Sri Lanka’s finest teas are produced mainly from bushes that grow above 4,000 feet. The bushes grow more slowly in the cooler, mistier climate, and are harder to harvest because of the steep angle of the slopes on which they are planted.

There are six main tea-producing areas. Galle, to the south of the island; Ratnapura, about 55 miles east of the capital Colombo; Kandy, the low region near the ancient royal capital; Nuwara Eliya, the highest area that produces the finest teas; Dimbula, west of the central mountains; and Uva, located east of Dimbula.

The teas produced in each region have their own individual characteristics of flavor, aroma, and color. Low-grown teas, produced at 1,500 to 1,800 feet, are of good quality and give good color and strength but lack the distinctive flavor and bright fresh taste of the higher-grown teas and are usually used in blending. Mid-grown teas, grown between 1,800 and 3,500 feet, are rich in flavor and give good color. High-grown teas, from heights of between 3,500 and 7,500 feet, are the very best that Sti Lanka produces, giving a beautiful golden liquor and an intense powerful flavor As well as the wonderful black teas, some estates also produce silver tip white tea that gives a very pale straw-colored liquor and should be drunk without milk All Sri Lanka’s black teas are best drunk with a little milk.


Like Nuwara Eliya, Dimbula is drenched by the monsoon during August and September and produces its best teas during the dry months of January and February. The teas are noted for their body and strength, and a powerful aroma.

Characteristics: Long wiry beautiful leaves that give an exquisite taste, almost oaky, with body and strength.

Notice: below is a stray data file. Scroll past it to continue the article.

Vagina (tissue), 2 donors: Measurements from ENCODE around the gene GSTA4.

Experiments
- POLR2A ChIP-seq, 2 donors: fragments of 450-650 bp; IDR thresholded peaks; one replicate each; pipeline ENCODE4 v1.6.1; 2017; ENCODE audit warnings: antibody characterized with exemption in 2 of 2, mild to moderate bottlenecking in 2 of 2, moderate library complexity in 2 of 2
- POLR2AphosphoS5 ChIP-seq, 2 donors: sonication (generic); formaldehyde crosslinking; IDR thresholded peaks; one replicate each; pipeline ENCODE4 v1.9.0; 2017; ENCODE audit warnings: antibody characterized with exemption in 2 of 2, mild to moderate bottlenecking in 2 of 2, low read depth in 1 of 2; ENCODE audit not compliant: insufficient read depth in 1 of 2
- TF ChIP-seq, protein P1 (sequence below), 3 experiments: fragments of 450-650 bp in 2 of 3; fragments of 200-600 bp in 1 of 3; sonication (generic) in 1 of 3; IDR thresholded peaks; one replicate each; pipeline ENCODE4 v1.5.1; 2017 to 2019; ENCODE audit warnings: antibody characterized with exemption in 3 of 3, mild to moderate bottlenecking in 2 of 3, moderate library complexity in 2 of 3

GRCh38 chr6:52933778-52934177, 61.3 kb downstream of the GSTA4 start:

Brewing hints: Brew 1 teaspoon in a scant 1 cup water at 203 F. Infuse for 3-4 minutes.

Drinking recommendations: Drink with milk as an afternoon tea.


This area, in the south of the island, specializes in Flowery Orange Pekoes and Orange Pekoes that have well-produced, regular-size leaf and give an amber golden liquor with a scented aroma and a fine, gentle, subtle taste.

Characteristics: Beautiful leaf that gives a smooth, perfumed liquor.

Brewing hints: Brew 1 teaspoon in a scant 1 cup water at 203 F. Infuse for 3-4 minutes.

Drinking recommendations: Drink with milk as an afternoon tea.



Teas from the highest region on the island are often described as the “champagne” of Ceylon teas. The leaf is gathered all year round, but the finest teas are made from that plucked in January and February. The best teas of the area give a rich, golden, excellent quality liquor that is smooth, bright, and delicately perfumed.

Characteristics: Bright brisk flavour and wonderful perfume.

Brewing hints: Brew 1 teaspoon in a scant 1 cup water at 203 F. Infuse for 3-4 minutes.

Drinking recommendations: Good at any time of the day with a little milk.


Ratnapura produces low-grown teas that are mainly used in blends, but also drink well alone with a little milk.

Characterisitcs: Long-leafed tea that gives a slightly sweet aroma and a gentle smooth taste.

Brewing hints: Brew 1 teaspoon in a scant 1 cup water at 203 F. Infuse for 3-4 minutes.

Drink with milk as an afternoon tea.


Uva, on the eastern slopes of the central mountains, produces teas with a distinctive mellow flavor whose reputation stretches world-wide. The best teas are plucked between June and September The dry wind that blows towards Uva during this period gives the teas their fine taste and aroma.

Charateristics: Copper-colored infusion with a very smooth, pronounced taste and wonderful aroma.

Brewing hints: Brew 1 teaspoon in a scant 1 cup water at 203 F. Infuse for 3-4 minutes 

Drinking recommendations: A breakfast or day-time tea. Drink with milk.


Following a tradition that was established at the end of the nineteenth century by Sir Thomas Lipton, several companies still market blended Ceylon teas as Ceylon Orange Pekoe or Ceylon BOP sometimes also by estate name, sometimes not. A good blend will give a bright, rich, coppery liquor with a brisk fresh flavor. In order to be sure of buying 100 percent Ceylon blended teas when buying pre-packed teas, look for the Ceylon Tea Board Lion logo.